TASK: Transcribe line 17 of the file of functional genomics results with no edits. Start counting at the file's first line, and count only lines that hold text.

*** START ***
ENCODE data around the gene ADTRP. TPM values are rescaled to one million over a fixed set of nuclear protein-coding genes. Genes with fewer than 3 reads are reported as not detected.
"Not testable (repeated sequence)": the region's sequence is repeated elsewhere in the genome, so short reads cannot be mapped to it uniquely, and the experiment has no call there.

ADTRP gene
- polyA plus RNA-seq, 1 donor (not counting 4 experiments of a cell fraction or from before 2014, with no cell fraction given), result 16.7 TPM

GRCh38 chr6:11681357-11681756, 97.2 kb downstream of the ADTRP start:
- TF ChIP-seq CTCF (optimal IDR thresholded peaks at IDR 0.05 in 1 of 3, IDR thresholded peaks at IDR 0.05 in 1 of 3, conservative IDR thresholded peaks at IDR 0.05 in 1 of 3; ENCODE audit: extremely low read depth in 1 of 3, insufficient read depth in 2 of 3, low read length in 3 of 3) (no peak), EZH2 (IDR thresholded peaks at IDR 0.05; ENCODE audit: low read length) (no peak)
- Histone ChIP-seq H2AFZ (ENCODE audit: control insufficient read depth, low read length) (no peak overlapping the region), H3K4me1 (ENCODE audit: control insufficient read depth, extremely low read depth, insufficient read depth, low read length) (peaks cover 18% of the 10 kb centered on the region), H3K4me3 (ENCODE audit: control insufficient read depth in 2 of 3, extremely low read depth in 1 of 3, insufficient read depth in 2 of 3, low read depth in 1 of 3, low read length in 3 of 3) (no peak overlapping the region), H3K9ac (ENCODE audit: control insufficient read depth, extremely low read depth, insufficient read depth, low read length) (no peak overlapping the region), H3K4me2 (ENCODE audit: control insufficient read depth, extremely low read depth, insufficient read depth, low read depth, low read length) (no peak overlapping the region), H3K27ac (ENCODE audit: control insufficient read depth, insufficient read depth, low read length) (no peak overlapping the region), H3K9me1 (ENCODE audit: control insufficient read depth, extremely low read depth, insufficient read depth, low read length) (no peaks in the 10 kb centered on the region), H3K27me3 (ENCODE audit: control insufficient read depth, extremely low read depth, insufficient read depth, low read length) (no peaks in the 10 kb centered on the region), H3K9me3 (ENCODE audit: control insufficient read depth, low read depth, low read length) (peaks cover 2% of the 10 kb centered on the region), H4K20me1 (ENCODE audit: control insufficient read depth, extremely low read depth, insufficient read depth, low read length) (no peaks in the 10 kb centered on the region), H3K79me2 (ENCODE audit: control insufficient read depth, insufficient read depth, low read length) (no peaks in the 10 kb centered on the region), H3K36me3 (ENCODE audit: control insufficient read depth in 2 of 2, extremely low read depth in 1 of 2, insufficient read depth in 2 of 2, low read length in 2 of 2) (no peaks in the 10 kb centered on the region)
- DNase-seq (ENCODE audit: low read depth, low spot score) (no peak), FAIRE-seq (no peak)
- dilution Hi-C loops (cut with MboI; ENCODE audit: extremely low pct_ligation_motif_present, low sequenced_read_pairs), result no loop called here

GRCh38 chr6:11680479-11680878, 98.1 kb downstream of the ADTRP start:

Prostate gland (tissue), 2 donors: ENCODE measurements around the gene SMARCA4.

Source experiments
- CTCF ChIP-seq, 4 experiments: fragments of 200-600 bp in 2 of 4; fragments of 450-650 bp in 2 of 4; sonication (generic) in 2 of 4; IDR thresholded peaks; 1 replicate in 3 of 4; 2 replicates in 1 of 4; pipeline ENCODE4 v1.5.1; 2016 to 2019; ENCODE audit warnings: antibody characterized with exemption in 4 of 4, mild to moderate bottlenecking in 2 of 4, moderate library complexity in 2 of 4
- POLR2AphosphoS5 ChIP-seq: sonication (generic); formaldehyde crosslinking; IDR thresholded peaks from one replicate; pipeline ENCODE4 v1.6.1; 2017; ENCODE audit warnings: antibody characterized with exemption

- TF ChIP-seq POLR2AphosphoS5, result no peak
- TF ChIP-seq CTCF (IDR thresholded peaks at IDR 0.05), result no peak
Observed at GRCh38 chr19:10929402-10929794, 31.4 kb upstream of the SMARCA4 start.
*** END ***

Observed at GRCh38 chr19:10929402-10929794, 31.4 kb upstream of the SMARCA4 start.